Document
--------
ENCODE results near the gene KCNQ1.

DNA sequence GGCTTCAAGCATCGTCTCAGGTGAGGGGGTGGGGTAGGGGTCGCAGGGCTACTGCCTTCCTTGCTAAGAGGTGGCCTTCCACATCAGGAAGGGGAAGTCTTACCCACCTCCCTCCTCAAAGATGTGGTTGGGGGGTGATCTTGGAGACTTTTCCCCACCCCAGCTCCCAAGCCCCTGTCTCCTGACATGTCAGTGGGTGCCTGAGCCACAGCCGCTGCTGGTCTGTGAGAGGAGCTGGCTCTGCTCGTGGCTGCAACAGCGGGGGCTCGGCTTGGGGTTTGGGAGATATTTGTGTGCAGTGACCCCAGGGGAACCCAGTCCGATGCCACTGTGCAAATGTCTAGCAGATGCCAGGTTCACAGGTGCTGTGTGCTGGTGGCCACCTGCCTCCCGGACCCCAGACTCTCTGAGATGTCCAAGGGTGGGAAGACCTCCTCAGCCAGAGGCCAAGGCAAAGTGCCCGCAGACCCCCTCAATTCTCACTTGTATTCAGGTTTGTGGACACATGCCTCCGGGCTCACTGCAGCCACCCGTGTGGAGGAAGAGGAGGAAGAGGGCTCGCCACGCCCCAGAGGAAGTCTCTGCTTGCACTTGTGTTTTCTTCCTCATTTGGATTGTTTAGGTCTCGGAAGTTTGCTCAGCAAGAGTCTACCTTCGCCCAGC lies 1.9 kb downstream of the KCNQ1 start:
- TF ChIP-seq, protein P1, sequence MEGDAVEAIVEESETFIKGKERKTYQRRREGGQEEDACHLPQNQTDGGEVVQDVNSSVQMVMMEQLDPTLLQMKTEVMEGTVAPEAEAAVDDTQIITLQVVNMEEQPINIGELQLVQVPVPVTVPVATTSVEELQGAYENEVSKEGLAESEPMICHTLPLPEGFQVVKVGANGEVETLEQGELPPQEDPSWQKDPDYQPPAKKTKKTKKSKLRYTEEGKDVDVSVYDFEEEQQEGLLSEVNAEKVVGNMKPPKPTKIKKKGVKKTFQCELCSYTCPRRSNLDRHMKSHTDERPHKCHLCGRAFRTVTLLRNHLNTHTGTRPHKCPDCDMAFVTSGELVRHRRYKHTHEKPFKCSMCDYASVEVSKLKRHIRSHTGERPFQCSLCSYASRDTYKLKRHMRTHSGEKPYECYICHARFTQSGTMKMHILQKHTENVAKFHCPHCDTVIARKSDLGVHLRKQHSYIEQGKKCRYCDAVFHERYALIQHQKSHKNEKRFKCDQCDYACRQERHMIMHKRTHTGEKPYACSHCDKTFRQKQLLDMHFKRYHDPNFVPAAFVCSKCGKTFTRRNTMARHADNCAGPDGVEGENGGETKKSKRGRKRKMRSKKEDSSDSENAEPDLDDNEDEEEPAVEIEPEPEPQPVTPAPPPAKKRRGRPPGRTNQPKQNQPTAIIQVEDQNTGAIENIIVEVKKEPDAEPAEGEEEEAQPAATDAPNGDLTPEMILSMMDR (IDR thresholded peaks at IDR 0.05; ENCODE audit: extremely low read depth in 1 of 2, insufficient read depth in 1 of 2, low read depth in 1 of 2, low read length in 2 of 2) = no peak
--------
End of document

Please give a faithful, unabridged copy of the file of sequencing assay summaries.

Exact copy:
ENCODE results near the gene KCNQ1.

DNA sequence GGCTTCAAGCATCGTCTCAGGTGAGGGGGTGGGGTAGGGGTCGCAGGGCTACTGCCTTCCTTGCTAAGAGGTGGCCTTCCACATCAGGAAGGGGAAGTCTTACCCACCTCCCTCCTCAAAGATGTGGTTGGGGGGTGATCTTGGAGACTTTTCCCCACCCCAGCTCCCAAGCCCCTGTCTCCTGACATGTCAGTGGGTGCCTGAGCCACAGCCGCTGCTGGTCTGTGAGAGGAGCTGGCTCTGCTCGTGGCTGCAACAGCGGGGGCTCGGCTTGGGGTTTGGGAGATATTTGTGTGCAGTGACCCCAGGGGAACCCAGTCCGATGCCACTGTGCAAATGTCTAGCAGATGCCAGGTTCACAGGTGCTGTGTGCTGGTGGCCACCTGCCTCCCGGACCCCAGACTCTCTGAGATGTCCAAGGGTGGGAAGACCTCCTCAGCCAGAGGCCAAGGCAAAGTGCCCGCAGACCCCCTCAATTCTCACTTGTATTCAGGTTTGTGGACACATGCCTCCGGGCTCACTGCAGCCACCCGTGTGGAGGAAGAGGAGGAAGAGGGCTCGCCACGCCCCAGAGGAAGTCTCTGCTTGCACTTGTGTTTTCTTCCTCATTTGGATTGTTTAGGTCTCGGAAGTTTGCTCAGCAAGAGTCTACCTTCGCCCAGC lies 1.9 kb downstream of the KCNQ1 start:
- TF ChIP-seq, protein P1, sequence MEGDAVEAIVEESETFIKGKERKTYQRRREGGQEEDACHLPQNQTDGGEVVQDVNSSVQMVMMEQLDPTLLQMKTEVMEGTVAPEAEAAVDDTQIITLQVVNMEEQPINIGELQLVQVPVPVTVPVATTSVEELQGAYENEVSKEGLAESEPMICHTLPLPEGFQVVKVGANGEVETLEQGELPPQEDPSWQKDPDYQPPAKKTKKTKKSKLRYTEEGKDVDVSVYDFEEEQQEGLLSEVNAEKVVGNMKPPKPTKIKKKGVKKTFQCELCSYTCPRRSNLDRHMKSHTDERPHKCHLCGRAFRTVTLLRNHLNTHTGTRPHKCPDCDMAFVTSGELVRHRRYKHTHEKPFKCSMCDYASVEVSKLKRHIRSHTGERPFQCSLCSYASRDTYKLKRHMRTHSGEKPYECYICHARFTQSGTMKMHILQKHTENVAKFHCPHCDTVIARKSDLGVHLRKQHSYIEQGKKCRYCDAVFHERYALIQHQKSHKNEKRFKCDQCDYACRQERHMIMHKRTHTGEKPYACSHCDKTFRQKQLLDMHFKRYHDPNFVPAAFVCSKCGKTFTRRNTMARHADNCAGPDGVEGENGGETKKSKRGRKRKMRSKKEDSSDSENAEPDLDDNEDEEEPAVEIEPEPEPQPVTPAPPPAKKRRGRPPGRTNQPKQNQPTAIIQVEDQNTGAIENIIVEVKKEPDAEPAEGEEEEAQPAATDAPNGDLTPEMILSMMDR (IDR thresholded peaks at IDR 0.05; ENCODE audit: extremely low read depth in 1 of 2, insufficient read depth in 1 of 2, low read depth in 1 of 2, low read length in 2 of 2) = no peak